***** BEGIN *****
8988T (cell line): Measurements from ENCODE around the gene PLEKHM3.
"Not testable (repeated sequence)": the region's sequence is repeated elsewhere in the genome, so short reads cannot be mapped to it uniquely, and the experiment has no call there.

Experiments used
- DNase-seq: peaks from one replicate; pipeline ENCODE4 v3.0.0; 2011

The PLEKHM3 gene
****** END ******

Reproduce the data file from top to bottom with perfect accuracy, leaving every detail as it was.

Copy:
8988T (cell line): Measurements from ENCODE around the gene PLEKHM3.
"Not testable (repeated sequence)": the region's sequence is repeated elsewhere in the genome, so short reads cannot be mapped to it uniquely, and the experiment has no call there.

Experiments used
- DNase-seq: peaks from one replicate; pipeline ENCODE4 v3.0.0; 2011

The PLEKHM3 gene